Ruben Abagyan, Ph.D., professor at the Skaggs School of Pharmacy & Pharmacology at the University of California, San Diego, described efforts to expand the x-ray crystallographic structures of the dozen GPCRs determined so far to predictive models of hundreds of GPCRs in different conformational states.
Dr. Abagyan noted that with recent work the community now has the crystal structures for nine GPCRs and will soon have the crystal structures for two or three more. This represents an “incredible advance,” he said, over a decade ago when we had the crystal structure of rhodopsin, but of no other GPCR. Nevertheless, there are estimated to be approximately 1,000 different GPCRs in the human genome, and so the current structural knowledge of a handful of GPCRs represents only 1% of the total.
Dr. Abagyan emphasized that improved modeling techniques promise to expand the scope of GPCR proteins whose structures are understood, as well as increase the understanding of how a given GPCR binds to chemically different agonists, antagonists, inverse or partial agonists, and allosteric modulators.
In particular, he described three different levels of structure-ligand binding computational predictions that can be carried out today. The easiest approach is if the crystal structure of the GPCR is known. In such cases, Dr. Abagyan showed that a virtual ligand screening approach using the latest docking tools and ICM (Internal Coordinate Mechanics) software demonstrated an over 90% success rate in predicting the correct ligand binding pose in a docking exercise to a single cognate pocket determined by crystallography, and 90% reliability in a more realistic cross-docking exercise if multiple experimental pocket conformations were considered.
This represents “an outstanding result,” Dr. Abagyan said, when compared with the typical cross-docking success rates of 30% to 70% obtained with previous approaches. Moreover, in addition to the docking pose of active molecules, he showed for two better-characterized GPCRs that the docking scores are now capable of separating thousands of actives from inactive molecules.
The second, more challenging approach applies when the GPCR crystal structure is not known, but that of a homologue is. In such cases, knowledge of previously discovered receptor ligands provides key information that can be used for helping the modeling process and improving docking and screening performance of the receptor.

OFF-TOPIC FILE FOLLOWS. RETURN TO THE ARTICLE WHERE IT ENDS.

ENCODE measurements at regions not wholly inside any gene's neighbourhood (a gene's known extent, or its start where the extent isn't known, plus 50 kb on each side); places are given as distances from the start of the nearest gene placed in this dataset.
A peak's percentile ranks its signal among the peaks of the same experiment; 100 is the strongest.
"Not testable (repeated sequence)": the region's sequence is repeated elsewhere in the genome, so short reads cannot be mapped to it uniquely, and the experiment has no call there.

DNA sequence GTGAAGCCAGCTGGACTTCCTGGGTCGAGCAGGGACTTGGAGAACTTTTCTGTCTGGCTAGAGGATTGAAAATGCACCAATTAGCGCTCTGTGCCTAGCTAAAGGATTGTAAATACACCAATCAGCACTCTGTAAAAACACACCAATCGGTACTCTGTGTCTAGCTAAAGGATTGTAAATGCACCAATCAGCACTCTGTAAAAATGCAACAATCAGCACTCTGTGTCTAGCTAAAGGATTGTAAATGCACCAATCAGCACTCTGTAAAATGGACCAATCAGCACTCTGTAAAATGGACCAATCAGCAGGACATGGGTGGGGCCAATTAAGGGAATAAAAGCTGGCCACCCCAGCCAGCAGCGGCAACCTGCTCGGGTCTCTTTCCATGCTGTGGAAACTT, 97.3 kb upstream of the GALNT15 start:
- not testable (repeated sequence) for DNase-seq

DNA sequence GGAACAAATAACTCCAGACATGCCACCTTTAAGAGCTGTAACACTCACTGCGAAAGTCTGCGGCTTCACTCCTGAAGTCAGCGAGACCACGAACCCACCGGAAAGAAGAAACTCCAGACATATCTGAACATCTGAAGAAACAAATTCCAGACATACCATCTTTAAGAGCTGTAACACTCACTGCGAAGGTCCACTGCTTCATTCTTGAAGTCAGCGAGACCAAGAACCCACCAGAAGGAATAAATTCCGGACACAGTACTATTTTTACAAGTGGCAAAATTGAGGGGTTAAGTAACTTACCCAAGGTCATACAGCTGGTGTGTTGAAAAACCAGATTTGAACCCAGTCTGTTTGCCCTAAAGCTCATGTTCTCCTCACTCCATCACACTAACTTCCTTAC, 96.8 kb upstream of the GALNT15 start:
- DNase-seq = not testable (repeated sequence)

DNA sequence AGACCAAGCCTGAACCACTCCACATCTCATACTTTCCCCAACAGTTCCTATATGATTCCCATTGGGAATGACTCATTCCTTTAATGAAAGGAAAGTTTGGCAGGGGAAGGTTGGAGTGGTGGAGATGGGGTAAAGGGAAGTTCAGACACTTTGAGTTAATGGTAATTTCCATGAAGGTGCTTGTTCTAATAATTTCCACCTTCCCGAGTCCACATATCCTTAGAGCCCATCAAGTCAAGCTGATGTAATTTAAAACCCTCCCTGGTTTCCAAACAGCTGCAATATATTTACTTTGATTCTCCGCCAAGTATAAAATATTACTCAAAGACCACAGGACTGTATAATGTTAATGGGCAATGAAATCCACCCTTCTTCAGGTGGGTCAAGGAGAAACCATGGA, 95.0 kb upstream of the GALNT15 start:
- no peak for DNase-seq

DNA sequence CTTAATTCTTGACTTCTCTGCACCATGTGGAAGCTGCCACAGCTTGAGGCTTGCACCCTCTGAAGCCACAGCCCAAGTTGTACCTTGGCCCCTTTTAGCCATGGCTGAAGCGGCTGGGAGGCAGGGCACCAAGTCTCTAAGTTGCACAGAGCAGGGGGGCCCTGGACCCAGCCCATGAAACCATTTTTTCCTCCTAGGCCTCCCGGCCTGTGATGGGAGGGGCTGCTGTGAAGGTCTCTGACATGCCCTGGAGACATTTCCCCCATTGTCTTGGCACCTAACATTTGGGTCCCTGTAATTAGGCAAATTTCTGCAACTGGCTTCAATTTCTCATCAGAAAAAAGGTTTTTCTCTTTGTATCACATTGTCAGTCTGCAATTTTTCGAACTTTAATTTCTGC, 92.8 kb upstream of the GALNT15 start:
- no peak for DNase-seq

Dr. Abagyan demonstrated how the so-called “ligand-guided optimization of homology models” improves the initially inaccurate models of the ligand-binding pockets into an ensemble of highly predictive models. The new implementation, abbreviated as Alibero or LiBERO, improves the outcome of the procedure, Dr. Abagyan said.
The third and most difficult approach is that for the overall model of a GPCR or an allosteric pocket that forms upon binding. For these cases, Dr. Abagyan’s group and his colleagues at Molsoft have developed an improved homology modeling approach that includes several essential elements: (i) a new force field that was tested for a better ability to predict loop conformations, (ii) a new membrane implicit solvation model, and, (iii) an adequate atom-level transfer of the distance restraints from a template to the model.
The approach can be further assisted with what Dr. Abagyan termed as “fumigation” because it offers the potential of opening up the binding site for interaction with a potential small molecule modulator.
Stephen Hill, Ph.D., head of the School of Biomedical Sciences and professor of molecular pharmacology at the University of Nottingham Medical School, described the effective use of fluorescent ligands to investigate the function of GPCRs at the single living cell and single-molecule levels.
Dr. Hill said that this important advance has been made possible by progress in confocal microscopy, quantitation of fluorescence intensity at the cell membrane, and the development of fluorescent ligands that retain their pharmacological activity and whose fluorescence is much brighter when the ligand binds to a cell surface receptor than when free in solution.
Dr. Hill noted that the ability to work at the single-molecule and single-living-cell levels “will be critical when working with limited numbers of cells, such as is often the case in clinical investigations.”
In addition, the approach allows detailed kinetic studies to be undertaken with the receptor in its native environment within the cell membrane. Also, the increased resolution and temporal capability of these techniques can be applied to native cells endogenously expressing the receptor of interest.
Using live CHO cells bearing recombinant human adenosine A1 or adenosine A3 GPCRs, Dr. Hill demonstrated that a receptor-specific agonist or antagonist could inhibit the binding of a fluorescent ligand to cell surface receptors at the single-cell level. He further demonstrated that this approach could be used in a 96-well plate for high-throughput screening with a confocal imaging plate reader to investigate how well a nonfluorescent drug might inhibit GPCR-ligand-specific fluorescence in live cells.
The approach could also be used to quantitate the effect of small molecular fragments on fluorescent ligand binding in fragment-based drug discovery, he noted. This successful use of fluorescence with live cells represents a major advance over the current approach of radiologic labeling of GPCRs in membrane homogenates, he added.
Dr. Hill went on to show that the same fluorescent approach could be used to label adenosine A3 receptors in live human neutrophils where these GPCRs are endogenously expressed. In neutrophils, the adenosine A3 receptors are known to coordinate chemotaxis and, not surprisingly, Dr. Hill said, observation of the fluorescent signals indicated that the adenosine A3 receptors were located at the leading edge of the neutrophil.